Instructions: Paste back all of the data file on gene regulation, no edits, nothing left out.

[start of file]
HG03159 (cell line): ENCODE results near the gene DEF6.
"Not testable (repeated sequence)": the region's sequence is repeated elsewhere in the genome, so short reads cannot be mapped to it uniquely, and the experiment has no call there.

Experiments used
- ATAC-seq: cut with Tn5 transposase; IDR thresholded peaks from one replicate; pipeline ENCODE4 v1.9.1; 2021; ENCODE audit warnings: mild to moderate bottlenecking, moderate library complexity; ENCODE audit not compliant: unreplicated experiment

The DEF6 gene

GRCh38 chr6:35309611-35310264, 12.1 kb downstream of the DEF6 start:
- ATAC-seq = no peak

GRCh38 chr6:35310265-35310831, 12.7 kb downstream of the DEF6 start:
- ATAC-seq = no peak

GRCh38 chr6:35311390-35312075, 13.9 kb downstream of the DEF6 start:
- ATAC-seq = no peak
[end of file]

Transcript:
HG03159 (cell line): ENCODE results near the gene DEF6.
"Not testable (repeated sequence)": the region's sequence is repeated elsewhere in the genome, so short reads cannot be mapped to it uniquely, and the experiment has no call there.

Experiments used
- ATAC-seq: cut with Tn5 transposase; IDR thresholded peaks from one replicate; pipeline ENCODE4 v1.9.1; 2021; ENCODE audit warnings: mild to moderate bottlenecking, moderate library complexity; ENCODE audit not compliant: unreplicated experiment

The DEF6 gene

GRCh38 chr6:35309611-35310264, 12.1 kb downstream of the DEF6 start:
- ATAC-seq = no peak

GRCh38 chr6:35310265-35310831, 12.7 kb downstream of the DEF6 start:
- ATAC-seq = no peak

GRCh38 chr6:35311390-35312075, 13.9 kb downstream of the DEF6 start:
- ATAC-seq = no peak